In the phase III REACH-2 trial reported in The Lancet Oncology, Andrew X. Zhu, MD, of Harvard Medical School and Massachusetts General Hospital, and colleagues found that ramucirumab improved overall and progression-free survival vs placebo in patients with advanced hepatocellular carcinoma and increased α-fetoprotein levels who had previously received sorafenib.1
In the double-blind trial, 292 patients who had received first-line sorafenib and had advanced disease as well as α-fetoprotein concentrations ≥ 400 ng/mL from 92 sites in 20 countries were randomly assigned 2:1 between July 2015 and August 2017 to receive ramucirumab at 8 mg/kg intravenously every 2 weeks (n = 197) or placebo (n = 95). All patients received best supportive care. Treatment continued until disease progression, unacceptable toxicity, or withdrawal of consent. Sorafenib was the only previous systemic treatment permitted. Patients had to have Barcelona Clinic Liver Cancer stage B or C disease, Child-Pugh class A liver disease, and an Eastern Cooperative Oncology Group (ECOG) performance status of 0 or 1. The primary endpoint was overall survival in the intent-to-treat population.
REACH-2 met its primary endpoint, showing improved overall survival for ramucirumab compared with placebo in patients with hepatocellular carcinoma and α-fetoprotein concentrations of at least 400 ng/mL who had previously received sorafenib.— Andrew X. Zhu, MD
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For the ramucirumab vs placebo groups, the median age was 64 years in both; 78% vs 83% were male; 52% vs 47% were Asian and 30% vs 33% were white; the ECOG performance status was 0 in 57% vs 58% and 1 in 43% vs 42%; 36% vs 35% had macrovascular invasion; 72% vs 74% had extrahepatic spread; causes of hepatocellular carcinoma were hepatitis B virus in 36% vs 38%, hepatitis C virus in 24% vs 29%, substantial alcohol use in 24% vs 22%, and steatohepatitis in 10% vs 4%; the median duration of prior sorafenib was 4.1 months in both; the reason for sorafenib discontinuation was progressive disease in 84% vs 80% and intolerance in 16% vs 20%; the time to the last sorafenib treatment was < 1 month in 52% vs 57%; prior therapy included surgery in 44% vs 41% and radiotherapy in 18% vs 20%; and 94% vs 93% had no ascites.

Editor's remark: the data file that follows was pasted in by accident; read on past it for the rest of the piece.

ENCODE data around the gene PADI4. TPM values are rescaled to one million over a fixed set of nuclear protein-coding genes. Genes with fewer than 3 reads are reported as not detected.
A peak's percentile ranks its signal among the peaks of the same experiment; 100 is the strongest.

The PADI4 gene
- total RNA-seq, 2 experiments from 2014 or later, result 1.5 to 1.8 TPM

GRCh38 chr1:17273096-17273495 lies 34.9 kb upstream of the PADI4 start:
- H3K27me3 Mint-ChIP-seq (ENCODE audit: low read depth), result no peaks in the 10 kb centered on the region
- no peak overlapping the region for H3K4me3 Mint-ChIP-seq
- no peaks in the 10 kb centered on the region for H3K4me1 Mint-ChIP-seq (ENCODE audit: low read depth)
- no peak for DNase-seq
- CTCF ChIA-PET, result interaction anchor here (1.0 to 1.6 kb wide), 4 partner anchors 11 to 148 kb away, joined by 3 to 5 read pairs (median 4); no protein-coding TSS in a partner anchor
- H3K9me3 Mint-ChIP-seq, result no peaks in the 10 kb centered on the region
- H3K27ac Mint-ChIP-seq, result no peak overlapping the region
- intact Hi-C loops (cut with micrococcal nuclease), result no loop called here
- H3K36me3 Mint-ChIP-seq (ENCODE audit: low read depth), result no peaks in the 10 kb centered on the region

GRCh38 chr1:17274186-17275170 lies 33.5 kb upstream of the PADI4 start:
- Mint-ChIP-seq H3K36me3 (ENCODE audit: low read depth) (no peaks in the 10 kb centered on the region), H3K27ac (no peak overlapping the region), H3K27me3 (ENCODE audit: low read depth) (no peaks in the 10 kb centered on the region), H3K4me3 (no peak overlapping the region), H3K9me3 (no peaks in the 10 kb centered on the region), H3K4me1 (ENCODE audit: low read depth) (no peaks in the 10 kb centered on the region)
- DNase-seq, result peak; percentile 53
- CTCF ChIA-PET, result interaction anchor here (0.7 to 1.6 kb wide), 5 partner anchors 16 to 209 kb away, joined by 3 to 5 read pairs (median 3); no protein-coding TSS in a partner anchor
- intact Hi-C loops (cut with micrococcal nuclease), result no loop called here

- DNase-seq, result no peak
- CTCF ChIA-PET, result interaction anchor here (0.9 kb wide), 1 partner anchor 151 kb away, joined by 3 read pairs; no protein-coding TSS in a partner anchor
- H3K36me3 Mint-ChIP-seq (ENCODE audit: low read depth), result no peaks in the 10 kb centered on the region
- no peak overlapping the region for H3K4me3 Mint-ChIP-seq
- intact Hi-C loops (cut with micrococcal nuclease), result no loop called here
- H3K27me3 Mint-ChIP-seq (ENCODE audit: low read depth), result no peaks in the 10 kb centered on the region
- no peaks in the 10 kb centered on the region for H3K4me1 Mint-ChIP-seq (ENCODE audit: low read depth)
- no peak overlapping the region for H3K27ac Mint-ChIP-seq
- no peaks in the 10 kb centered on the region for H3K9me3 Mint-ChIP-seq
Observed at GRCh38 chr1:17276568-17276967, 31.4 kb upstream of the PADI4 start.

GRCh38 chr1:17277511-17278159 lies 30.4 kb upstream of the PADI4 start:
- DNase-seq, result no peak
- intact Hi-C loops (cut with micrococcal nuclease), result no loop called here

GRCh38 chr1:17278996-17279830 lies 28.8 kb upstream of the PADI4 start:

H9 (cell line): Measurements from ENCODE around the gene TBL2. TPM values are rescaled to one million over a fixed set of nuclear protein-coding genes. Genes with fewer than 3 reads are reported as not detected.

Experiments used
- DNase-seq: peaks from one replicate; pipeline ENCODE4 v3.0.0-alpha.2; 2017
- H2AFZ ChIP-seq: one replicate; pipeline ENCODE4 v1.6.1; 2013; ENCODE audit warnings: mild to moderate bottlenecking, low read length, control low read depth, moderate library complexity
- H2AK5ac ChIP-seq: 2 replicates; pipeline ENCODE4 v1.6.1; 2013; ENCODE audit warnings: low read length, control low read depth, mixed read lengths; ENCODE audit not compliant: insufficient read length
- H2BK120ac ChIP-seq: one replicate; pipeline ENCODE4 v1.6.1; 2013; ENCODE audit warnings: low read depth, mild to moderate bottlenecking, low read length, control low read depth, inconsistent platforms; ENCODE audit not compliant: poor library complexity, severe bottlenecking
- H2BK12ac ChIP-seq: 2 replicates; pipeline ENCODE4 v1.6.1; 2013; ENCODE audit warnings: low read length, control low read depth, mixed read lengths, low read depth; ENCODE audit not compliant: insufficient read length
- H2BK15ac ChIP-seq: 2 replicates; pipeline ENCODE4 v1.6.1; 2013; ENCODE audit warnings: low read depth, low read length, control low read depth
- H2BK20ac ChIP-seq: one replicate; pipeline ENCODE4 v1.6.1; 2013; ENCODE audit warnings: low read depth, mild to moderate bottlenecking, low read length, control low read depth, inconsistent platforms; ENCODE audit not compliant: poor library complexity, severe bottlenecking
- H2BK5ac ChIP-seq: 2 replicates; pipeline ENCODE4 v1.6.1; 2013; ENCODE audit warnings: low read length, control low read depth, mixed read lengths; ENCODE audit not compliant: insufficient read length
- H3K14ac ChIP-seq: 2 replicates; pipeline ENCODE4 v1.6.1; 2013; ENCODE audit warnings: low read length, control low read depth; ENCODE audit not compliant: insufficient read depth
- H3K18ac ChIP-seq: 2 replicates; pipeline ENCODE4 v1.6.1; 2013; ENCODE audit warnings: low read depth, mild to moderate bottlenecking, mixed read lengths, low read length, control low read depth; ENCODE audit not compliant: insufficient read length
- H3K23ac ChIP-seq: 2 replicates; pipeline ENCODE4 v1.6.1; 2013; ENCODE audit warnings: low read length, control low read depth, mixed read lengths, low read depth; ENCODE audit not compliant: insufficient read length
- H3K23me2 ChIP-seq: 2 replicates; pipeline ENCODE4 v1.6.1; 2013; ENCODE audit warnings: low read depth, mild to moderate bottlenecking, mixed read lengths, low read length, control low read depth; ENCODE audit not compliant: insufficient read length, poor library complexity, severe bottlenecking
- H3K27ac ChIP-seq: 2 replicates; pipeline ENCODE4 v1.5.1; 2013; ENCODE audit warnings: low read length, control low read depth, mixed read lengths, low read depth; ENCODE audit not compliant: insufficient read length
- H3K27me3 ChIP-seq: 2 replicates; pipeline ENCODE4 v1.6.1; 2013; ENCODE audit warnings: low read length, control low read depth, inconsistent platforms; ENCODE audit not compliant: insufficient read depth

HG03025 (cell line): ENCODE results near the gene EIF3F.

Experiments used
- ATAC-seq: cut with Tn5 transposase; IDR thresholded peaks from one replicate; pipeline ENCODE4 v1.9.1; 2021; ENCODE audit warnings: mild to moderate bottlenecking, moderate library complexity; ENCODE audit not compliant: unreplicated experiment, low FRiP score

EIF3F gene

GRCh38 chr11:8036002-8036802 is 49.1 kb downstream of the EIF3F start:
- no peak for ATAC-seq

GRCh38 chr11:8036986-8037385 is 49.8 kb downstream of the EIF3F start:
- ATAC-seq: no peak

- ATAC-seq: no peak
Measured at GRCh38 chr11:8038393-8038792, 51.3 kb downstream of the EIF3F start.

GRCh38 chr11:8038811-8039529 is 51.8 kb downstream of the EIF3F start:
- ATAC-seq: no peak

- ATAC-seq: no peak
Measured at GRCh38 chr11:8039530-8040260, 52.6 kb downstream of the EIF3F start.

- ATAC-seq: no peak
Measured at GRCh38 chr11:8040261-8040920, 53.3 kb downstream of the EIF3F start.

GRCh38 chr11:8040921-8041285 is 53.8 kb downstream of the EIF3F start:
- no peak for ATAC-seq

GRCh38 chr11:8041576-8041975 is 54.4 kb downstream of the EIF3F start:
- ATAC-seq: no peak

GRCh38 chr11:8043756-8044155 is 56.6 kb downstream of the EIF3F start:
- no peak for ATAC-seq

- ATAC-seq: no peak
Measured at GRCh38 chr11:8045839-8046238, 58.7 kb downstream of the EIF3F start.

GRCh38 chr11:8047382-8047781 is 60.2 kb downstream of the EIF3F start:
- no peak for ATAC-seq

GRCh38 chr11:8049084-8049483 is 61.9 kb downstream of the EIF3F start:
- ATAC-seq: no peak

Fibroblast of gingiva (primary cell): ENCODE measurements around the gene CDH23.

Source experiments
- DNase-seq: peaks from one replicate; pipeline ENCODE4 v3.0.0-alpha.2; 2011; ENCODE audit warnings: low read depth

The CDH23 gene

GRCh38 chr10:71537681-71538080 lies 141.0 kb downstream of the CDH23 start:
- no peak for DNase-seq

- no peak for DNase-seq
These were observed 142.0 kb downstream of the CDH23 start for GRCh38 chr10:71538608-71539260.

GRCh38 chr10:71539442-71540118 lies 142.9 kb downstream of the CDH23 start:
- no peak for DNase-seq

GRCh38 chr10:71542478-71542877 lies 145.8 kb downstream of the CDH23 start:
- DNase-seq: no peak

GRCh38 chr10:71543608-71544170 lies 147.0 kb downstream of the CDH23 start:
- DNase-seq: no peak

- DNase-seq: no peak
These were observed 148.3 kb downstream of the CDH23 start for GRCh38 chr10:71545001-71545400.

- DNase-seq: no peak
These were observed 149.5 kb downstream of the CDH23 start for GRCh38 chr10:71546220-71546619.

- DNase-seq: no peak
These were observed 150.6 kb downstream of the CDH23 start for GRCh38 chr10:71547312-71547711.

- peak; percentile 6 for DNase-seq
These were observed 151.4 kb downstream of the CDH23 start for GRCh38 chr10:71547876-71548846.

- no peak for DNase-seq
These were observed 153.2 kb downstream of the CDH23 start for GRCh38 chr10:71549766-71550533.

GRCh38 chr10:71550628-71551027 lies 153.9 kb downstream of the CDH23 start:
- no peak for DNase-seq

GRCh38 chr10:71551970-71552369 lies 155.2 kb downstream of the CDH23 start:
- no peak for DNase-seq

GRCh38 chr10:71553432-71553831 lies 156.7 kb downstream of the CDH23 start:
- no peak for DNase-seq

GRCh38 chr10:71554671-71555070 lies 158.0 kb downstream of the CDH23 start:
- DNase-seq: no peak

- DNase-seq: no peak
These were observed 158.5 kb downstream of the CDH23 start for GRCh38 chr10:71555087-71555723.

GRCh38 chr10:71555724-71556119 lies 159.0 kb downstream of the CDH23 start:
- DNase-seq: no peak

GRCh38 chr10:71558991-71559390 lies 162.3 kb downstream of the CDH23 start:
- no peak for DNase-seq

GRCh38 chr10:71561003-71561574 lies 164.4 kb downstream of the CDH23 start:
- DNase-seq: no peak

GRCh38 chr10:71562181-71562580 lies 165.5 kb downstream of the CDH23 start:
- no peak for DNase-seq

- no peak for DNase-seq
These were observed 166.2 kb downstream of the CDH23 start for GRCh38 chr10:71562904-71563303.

Overall and Progression-Free Survival
At a median follow-up of 7.6 months, the median overall survival was 8.5 months (95% confidence interval [CI] = 7.0–10.6 months) in the ramucirumab group vs 7.3 months (95% CI = 5.4–9.1 months) in the placebo group (hazard ratio [HR] = 0.710, P = .0199), and the median progression-free survival was 2.8 months (95% CI = 2.8–4.1 months) vs 1.6 months (95% CI = 1.5–2.7 months; HR = 0.452, P < .0001). In the pooled analysis of efficacy from REACH-2 and REACH, the median overall survival was significantly improved in the ramucirumab group than the placebo group (8.1 months [95% CI = 6.9–9.3 months] vs 5.0 months [4.3–6.1 months]; HR = 0.694 [95% CI = 0.571–0.842; P = .0002].
In a subgroup analysis, hazard ratios for overall and progression-free survival favored ramucirumab except among women (only 16 in placebo group). Postdiscontinuation systemic therapies were generally balanced between the groups; a sensitivity analysis showed that the difference in overall survival between the groups was still significant after censoring for postdiscontinuation systemic therapies. The objective response rate was 5% vs 1% per Response Evaluation Criteria in Solid Tumors, version 1.1 (P = .1697).
The most common adverse events of any grade in the ramucirumab group were fatigue (27%), peripheral edema (25%), hypertension (25%), and decreased appetite (23%). Grade ≥ 3 adverse events that occurred in at least 5% of patients in either group were hypertension (13% in the ramucirumab group vs 5% in the placebo group), hyponatremia (6% vs 0%), and increased aspartate aminotransferase levels (3% vs 5%). Serious adverse events occurred in 35% vs 29% of patients. Adverse events led to treatment discontinuation in 18% vs 11% of patients. Adverse events considered related to treatment resulted in death in three patients in the ramucirumab group, with deaths due to acute kidney injury, hepatorenal syndrome, and renal failure.
The median time to deterioration in Functional Assessment of Cancer Therapy Hepatobiliary Symptom Index 8 (3.7 months vs 2.8 months, HR = 0.799, P = .238) and ECOG performance status (HR = 1.082, P = .77) did not differ between the groups.
The investigators concluded: “REACH-2 met its primary endpoint, showing improved overall survival for ramucirumab compared with placebo in patients with hepatocellular carcinoma and α-fetoprotein concentrations of at least 400 ng/mL who had previously received sorafenib. Ramucirumab was well tolerated, with a manageable safety profile. To our knowledge, REACH-2 is the first positive phase III trial done in a biomarker-selected patient population with hepatocellular carcinoma.” ■
DISCLOSURE: The study was funded by Eli Lilly. For full disclosures of the study authors, visit www.thelancet.com.
1. Zhu AX, Kang YK, Yen CJ, et al: Ramucirumab after sorafenib in patients with advanced hepatocellular carcinoma and increased α-fetoprotein concentrations (REACH-2): A randomised, double-blind, placebo-controlled, phase 3 trial. Lancet Oncol 20:282-296, 2019.
Thomas A. Abrams, MD
In the 2 years since the U.S. Food and Drug Administration’s (FDA) approval of regorafenib in the treatment of patients with sorafenib-refractory advanced hepatocellular carcinoma, we oncologists have witnessed a veritable avalanche of newly approved medicines for the...!-->!-->